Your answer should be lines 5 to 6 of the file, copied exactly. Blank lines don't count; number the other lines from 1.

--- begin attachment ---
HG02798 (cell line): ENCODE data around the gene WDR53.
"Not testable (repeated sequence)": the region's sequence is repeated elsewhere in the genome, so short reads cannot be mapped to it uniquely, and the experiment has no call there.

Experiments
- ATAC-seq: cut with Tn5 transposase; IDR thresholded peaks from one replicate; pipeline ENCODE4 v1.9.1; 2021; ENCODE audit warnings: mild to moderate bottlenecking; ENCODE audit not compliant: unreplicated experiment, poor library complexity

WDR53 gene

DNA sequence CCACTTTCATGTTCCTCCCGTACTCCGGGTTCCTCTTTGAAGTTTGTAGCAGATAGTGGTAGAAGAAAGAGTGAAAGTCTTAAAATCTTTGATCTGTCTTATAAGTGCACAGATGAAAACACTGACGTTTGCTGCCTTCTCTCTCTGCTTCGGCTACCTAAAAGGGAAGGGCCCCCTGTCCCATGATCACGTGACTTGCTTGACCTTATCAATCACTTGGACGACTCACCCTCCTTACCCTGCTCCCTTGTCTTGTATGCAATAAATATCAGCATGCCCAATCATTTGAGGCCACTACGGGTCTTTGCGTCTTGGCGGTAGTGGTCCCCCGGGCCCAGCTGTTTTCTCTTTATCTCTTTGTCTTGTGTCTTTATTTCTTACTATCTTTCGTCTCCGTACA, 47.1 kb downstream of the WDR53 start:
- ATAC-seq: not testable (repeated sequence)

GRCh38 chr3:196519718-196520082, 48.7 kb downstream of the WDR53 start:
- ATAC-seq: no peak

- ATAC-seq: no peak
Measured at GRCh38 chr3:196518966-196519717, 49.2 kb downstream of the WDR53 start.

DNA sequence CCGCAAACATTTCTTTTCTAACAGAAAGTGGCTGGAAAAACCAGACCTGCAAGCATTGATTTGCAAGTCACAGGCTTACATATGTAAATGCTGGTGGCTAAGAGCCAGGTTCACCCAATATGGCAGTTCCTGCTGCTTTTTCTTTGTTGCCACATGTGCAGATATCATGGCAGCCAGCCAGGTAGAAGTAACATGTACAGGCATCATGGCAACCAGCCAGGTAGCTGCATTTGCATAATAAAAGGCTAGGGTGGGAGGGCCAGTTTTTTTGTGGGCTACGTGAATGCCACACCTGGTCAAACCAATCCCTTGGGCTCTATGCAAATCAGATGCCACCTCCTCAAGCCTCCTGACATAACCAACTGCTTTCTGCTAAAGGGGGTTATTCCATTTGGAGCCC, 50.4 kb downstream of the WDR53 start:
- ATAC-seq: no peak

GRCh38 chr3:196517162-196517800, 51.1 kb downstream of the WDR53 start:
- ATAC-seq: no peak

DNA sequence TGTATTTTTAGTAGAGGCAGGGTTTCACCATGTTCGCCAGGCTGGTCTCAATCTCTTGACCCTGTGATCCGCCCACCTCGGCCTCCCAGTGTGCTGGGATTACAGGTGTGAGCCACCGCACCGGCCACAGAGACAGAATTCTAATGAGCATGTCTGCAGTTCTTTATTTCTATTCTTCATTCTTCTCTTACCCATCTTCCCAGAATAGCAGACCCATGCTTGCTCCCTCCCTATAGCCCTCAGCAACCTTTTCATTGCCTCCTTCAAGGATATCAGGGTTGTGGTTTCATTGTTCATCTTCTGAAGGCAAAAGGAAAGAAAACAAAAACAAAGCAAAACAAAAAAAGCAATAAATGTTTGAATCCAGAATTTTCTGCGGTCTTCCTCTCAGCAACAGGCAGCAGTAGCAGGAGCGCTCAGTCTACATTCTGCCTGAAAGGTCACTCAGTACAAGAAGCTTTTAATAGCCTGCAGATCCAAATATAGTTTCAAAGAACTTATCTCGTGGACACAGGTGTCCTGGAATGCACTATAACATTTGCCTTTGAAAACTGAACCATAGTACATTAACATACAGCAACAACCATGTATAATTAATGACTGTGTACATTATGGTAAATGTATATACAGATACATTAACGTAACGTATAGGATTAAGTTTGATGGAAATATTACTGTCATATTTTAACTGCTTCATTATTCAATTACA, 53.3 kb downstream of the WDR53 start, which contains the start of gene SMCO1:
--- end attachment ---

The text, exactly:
WDR53 gene

DNA sequence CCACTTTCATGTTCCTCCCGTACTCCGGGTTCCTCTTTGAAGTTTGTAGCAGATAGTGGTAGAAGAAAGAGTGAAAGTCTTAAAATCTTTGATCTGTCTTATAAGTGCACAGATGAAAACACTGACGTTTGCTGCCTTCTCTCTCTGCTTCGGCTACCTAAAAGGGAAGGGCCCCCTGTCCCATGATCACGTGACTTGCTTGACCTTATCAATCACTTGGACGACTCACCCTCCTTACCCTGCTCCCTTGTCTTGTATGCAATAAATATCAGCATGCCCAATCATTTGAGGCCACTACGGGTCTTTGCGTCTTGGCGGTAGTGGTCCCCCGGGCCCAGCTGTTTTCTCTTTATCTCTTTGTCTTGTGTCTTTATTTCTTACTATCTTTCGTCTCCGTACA, 47.1 kb downstream of the WDR53 start: